The Ardern effect – and why this leadership change was different

Written By: - Date published: 7:01 am, August 3rd, 2017 - 60 comments
Categories: Andrew Little, election 2017, labour, leadership - Tags: , , , ,

Yesterday I had big roundup of the acclaim for Jacinda Ardern as new Labour leader. Suffice it to say that there is plenty more to add to the collection:

The Jacinda effect and why National will be worried
Jacinda Ardern is a ‘game changer’ – commentators
‘Jacinda effect’ galvanises Labour
Labour’s new leader Jacinda Ardern gets a warm welcome from voters
‘Fresh approach is gone’: Jacinda Ardern culls Labour’s campaign slogan as donations fly in
Public reacts to new Labour leader Jacinda Ardern (video vox pop)
Political Roundup: The Jacinda Ardern Effect characterised by ‘relentless positivity’
Audrey Young: Ardern does not need to be Labour’s Joan of Arc
What’s in a name? The coronation of ‘Jacinda’ gives Labour a new brand

My favourite snippet is this anecote form Vernon Small (from “What’s in a name?” linked above):

Barely a day into the job, she headed out on to Parliament’s forecourt to meet some secondary school students. A chorus of “Jacinda, Jacinda” went up from another class waiting to do the Parliament tour. Primary school kids.

In concrete terms there are reports that since Jacinda became leader there have been more than 1000 new volunteers sign up for Labour, and donations totaling more than $250,000 (a fundraising email last night cited $180,000). Wow!

I think it’s fair to say that reaction to Jacinda Ardern has exceeded all expectations. Why? Leadership change this close to an election is supposed to be political suicide. Why was this change different?

Two reasons, the first is Andrew Little. During his time as leader Andrew united the Labour caucus and reorganised the party. He developed some great policy, but never got the cut through in the media that he deserved. When he recognised that Labour was getting crowded out of the election he did the right thing. He resigned voluntarily, and delivered a unanimous vote for his chosen successor. This was no divided party at war with itself (the usual scenario for leadership change), it was a recognition of reality and the most orderly transfer of power you will ever see. Thank you Andrew!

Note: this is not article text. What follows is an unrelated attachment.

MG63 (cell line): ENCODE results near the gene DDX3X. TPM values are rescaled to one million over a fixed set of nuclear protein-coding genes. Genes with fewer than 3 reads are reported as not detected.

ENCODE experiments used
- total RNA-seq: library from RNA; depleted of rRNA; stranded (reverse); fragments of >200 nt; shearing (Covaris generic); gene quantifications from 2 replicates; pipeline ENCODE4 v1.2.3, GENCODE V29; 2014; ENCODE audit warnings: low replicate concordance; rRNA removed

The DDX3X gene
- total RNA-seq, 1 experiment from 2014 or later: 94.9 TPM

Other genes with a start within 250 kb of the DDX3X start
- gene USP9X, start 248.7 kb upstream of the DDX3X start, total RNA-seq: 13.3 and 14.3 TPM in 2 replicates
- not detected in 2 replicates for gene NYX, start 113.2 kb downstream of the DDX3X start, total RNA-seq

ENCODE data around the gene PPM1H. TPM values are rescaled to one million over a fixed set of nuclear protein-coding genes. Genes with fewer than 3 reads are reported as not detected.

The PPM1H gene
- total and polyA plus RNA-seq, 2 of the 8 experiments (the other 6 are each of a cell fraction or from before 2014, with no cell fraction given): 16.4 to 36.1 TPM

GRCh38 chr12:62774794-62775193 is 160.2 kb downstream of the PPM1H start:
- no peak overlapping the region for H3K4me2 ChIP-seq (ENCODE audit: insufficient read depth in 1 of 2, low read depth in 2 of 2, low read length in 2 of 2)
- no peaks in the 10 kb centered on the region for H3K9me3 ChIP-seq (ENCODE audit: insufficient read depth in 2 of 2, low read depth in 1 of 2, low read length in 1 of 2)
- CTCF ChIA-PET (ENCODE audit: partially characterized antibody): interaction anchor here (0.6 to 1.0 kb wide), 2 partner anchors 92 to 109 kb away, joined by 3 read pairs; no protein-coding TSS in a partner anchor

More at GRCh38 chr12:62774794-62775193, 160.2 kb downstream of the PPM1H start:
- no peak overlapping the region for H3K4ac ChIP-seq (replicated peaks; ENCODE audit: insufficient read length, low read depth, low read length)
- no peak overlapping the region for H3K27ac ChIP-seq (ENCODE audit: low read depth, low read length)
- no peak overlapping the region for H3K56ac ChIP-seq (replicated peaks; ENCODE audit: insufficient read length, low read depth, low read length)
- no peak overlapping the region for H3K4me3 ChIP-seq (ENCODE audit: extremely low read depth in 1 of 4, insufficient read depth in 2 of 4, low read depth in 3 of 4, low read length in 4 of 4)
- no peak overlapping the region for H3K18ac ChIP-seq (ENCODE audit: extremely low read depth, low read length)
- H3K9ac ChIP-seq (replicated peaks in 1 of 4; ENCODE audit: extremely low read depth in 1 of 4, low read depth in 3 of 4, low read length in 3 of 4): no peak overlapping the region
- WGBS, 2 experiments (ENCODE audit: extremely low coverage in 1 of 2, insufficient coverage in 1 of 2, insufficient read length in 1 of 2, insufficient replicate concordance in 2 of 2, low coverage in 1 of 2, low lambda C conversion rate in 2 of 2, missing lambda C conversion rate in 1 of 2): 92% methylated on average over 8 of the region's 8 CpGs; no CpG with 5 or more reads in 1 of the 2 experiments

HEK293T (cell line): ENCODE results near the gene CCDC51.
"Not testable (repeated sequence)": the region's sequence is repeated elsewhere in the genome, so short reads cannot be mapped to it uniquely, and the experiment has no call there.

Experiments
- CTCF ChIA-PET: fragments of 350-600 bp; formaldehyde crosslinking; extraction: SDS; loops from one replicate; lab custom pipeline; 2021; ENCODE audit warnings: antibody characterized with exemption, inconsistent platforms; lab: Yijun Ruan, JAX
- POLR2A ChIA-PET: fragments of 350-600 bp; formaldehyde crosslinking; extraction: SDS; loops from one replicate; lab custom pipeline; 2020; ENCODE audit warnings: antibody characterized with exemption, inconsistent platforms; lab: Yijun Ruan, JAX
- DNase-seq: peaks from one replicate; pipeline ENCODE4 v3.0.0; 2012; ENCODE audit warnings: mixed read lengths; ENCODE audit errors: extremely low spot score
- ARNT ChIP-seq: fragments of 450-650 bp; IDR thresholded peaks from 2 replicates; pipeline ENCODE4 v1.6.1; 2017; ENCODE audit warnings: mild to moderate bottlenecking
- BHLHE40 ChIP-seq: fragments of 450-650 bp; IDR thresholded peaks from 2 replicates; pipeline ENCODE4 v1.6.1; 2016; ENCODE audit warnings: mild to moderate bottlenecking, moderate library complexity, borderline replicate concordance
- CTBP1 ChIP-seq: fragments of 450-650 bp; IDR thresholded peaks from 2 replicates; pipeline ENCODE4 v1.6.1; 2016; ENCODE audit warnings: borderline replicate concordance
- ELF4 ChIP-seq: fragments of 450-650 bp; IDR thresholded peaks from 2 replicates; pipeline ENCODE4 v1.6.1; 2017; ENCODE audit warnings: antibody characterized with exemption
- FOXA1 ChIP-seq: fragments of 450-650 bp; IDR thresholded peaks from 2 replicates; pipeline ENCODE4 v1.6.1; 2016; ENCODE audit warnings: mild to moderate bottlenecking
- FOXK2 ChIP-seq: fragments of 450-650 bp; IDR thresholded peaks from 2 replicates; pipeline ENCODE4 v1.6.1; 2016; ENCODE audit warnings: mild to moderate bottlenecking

The second reason is of course Jacinda Ardern. She is manifestly willing, ready, and able. The media love, or at least respect her. Her heart is in the right place, she has the right amount of steel, her warmth and charisma is obvious to all. We should all be wary of loading her with impossible expectations (more of that another day perhaps), but she is certainly off to the best of all starts. Go well Jacinda!


60 comments on “The Ardern effect – and why this leadership change was different”

  1. Sacha 1

    Reliable hack manages to find a negative angle: “Will Jacinda Ardern eat the Greens?”
    http://www.nzherald.co.nz/nz/news/article.cfm?c_id=1&objectid=11898055

    Wonder if that line is from the Nats’ desperate overnight polling and focus grouping? Here’s a sample:

    ” But there was some anger as well over the Greens’ unseemly and almost cruel gloating at the 1 News Colmar-Brunton poll in which they had rocketed up to 15 per cent.

    Never mind that came at the expense of Labour and put Labour over the chasm of non-viability.”

    • Sanctuary 1.1

      “…Reliable hack manages to find a negative angle:…”

      You want to see Barry Soper’s latest remarkably sour piece. He sounds like a sour political Mr. Chips feeling threatened by youthful enthusiasm.

      • One Anonymous Bloke 1.1.1

        “Helen Clarke was once asked if she was a lesbian…”

        Apparently a legitimate question, according to Granny’s menz rights reporter.

        • Visubversa 1.1.1.1

          It wasn’t just a question. It was part of a vicious lying smear campaign against both Helen and her husband. There were some very unpleasant canards making their way out of the nastier corners of the NACT hate machine. They still get repeated occasionally.

          • One Anonymous Bloke 1.1.1.1.1

            …by the likes of Mark Richardson, menz rights activist.